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How to Make a Quilted Postcard

Quilted postcards are so much fun to make. It really gives you the freedom to express your creative ideas on a small scale without investing a lot of time and materials. Not to mention you’re delivering a little (a lot) joy to the recipient!

Basically, it’s like making a little quilt and can be made in an afternoon. See where your heart takes you and be confident of your journey with thread, fabric and imagination.

Here are the instructions and written by one of my favorite fiber artists, Debbie Bates (www.stitchtress.com).

Quilted postcards, also called artist trading cards, can become quite a cherished collection. It reminds us of our 'textile' or 'quilting' friends and satisfies that fabric obsession we have - right?
Quilted postcards, also called artist trading cards, can become quite a cherished collection. It reminds us of our ‘textile’ or ‘quilting’ friends and satisfies that fabric obsession we have – right?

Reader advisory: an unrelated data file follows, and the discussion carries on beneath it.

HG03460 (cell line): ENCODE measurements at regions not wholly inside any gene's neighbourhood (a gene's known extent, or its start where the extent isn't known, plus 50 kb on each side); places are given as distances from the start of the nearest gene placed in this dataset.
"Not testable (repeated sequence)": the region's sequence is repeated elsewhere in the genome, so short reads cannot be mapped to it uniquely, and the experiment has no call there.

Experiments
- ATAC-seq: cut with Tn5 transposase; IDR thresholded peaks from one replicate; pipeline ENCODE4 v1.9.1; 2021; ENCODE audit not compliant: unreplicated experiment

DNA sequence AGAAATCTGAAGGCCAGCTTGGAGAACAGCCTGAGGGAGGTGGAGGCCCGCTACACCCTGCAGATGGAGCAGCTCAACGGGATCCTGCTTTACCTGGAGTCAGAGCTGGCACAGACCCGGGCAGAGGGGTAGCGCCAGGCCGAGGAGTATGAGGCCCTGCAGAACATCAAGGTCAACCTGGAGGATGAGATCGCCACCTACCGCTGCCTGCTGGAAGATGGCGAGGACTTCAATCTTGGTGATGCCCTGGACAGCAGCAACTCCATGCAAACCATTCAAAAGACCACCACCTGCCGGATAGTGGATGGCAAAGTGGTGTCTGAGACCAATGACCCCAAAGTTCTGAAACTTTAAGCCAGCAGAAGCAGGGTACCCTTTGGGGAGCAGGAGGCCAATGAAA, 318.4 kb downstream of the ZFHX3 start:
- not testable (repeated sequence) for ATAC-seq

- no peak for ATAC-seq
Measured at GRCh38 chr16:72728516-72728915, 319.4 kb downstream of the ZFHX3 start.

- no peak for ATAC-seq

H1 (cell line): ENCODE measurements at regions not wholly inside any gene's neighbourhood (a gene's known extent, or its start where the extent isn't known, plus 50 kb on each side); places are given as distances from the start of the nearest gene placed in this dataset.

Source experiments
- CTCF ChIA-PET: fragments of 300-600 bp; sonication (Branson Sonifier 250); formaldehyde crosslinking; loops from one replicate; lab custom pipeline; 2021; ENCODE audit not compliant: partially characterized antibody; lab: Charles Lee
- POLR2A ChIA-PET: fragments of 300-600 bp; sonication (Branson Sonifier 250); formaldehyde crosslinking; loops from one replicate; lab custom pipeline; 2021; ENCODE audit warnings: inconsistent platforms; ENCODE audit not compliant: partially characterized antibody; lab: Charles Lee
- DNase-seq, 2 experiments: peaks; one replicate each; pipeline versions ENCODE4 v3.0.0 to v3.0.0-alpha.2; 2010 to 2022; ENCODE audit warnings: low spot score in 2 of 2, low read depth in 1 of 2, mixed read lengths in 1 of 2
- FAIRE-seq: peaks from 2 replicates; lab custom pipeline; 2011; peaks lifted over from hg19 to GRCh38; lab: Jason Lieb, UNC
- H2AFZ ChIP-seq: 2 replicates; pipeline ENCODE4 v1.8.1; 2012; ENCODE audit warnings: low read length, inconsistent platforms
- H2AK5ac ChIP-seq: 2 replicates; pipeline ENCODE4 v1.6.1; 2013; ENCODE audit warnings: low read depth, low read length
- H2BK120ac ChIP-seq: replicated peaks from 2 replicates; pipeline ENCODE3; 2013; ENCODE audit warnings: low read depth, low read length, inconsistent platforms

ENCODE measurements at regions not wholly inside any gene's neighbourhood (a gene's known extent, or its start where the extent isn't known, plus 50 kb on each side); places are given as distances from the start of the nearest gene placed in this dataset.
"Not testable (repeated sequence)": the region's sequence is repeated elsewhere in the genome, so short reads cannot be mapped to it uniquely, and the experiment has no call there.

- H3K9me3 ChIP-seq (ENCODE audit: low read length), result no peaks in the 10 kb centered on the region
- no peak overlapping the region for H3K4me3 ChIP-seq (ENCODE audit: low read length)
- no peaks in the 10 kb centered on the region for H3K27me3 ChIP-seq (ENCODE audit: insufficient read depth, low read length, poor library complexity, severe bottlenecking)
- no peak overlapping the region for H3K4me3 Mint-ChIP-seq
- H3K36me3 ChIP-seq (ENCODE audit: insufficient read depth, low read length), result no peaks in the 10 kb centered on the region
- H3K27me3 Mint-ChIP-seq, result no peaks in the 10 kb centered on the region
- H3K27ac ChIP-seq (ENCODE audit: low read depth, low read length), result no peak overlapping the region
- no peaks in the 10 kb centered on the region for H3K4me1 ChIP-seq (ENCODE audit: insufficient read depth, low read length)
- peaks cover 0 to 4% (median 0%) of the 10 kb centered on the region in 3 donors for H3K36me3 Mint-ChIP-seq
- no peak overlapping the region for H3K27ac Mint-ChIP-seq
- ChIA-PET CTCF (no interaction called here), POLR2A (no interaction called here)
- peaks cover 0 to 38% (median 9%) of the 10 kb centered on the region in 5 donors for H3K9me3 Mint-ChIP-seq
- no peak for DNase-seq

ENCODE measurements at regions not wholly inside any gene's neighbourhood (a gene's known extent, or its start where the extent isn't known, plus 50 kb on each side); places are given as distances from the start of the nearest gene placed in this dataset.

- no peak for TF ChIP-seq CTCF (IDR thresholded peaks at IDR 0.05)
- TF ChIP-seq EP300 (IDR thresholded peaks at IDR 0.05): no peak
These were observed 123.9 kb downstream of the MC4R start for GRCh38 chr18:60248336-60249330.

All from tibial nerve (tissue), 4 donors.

Where to begin? Putting together your cards is very simple. You basically work within a set size – postcards are 4” by 6”, ATC’s are 2.5” by 3.5”. You need to stabilize them and finish the edges. Choices abound here, and there are no set ‘rules’. Use stabilizers or simply batting over cardstock paper or actual playing cards. Edge finishes can be traditional binding techniques, folded ribbon, stitched and turned fabric or my favorite, simple zigzag stitching. This stitching can be done with regular thread or with a heavier fibre in the bobbin. It can also encase a couched fibre along the edge.

Quilted postcards can be whatever you wish them to be, there are no rules to creativity other than letting it soar! Just recreate what's on your mind. This card created by Debbie Bates.
Quilted postcards can be whatever you wish them to be, there are no rules to creativity other than letting it soar! Just recreate what’s on your mind. This card created by Debbie Bates.